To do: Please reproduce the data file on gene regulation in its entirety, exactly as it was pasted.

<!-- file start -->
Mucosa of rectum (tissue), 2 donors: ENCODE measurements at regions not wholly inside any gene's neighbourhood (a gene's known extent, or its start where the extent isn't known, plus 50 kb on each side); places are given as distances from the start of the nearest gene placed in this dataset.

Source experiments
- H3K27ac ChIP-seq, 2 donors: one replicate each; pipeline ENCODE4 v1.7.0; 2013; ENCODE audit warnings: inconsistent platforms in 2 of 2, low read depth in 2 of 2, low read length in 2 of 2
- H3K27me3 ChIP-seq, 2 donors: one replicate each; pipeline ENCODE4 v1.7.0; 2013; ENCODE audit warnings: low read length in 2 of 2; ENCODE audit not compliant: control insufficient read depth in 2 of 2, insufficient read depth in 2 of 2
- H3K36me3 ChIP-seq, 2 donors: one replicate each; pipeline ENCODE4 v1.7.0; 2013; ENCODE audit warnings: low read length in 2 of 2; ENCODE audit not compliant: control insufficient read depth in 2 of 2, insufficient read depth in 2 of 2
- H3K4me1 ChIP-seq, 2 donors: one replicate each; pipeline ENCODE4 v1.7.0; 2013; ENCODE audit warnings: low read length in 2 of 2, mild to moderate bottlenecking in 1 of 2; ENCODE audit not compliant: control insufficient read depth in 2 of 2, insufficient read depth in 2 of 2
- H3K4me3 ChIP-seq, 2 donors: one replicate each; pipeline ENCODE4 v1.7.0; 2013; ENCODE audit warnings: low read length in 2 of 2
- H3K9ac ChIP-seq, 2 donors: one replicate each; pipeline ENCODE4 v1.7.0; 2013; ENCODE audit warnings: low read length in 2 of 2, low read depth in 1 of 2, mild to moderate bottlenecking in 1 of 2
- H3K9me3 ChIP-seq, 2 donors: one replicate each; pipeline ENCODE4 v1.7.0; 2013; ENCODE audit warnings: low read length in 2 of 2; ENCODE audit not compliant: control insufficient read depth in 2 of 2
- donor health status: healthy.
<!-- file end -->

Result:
Mucosa of rectum (tissue), 2 donors: ENCODE measurements at regions not wholly inside any gene's neighbourhood (a gene's known extent, or its start where the extent isn't known, plus 50 kb on each side); places are given as distances from the start of the nearest gene placed in this dataset.

Source experiments
- H3K27ac ChIP-seq, 2 donors: one replicate each; pipeline ENCODE4 v1.7.0; 2013; ENCODE audit warnings: inconsistent platforms in 2 of 2, low read depth in 2 of 2, low read length in 2 of 2
- H3K27me3 ChIP-seq, 2 donors: one replicate each; pipeline ENCODE4 v1.7.0; 2013; ENCODE audit warnings: low read length in 2 of 2; ENCODE audit not compliant: control insufficient read depth in 2 of 2, insufficient read depth in 2 of 2
- H3K36me3 ChIP-seq, 2 donors: one replicate each; pipeline ENCODE4 v1.7.0; 2013; ENCODE audit warnings: low read length in 2 of 2; ENCODE audit not compliant: control insufficient read depth in 2 of 2, insufficient read depth in 2 of 2
- H3K4me1 ChIP-seq, 2 donors: one replicate each; pipeline ENCODE4 v1.7.0; 2013; ENCODE audit warnings: low read length in 2 of 2, mild to moderate bottlenecking in 1 of 2; ENCODE audit not compliant: control insufficient read depth in 2 of 2, insufficient read depth in 2 of 2
- H3K4me3 ChIP-seq, 2 donors: one replicate each; pipeline ENCODE4 v1.7.0; 2013; ENCODE audit warnings: low read length in 2 of 2
- H3K9ac ChIP-seq, 2 donors: one replicate each; pipeline ENCODE4 v1.7.0; 2013; ENCODE audit warnings: low read length in 2 of 2, low read depth in 1 of 2, mild to moderate bottlenecking in 1 of 2
- H3K9me3 ChIP-seq, 2 donors: one replicate each; pipeline ENCODE4 v1.7.0; 2013; ENCODE audit warnings: low read length in 2 of 2; ENCODE audit not compliant: control insufficient read depth in 2 of 2
- donor health status: healthy.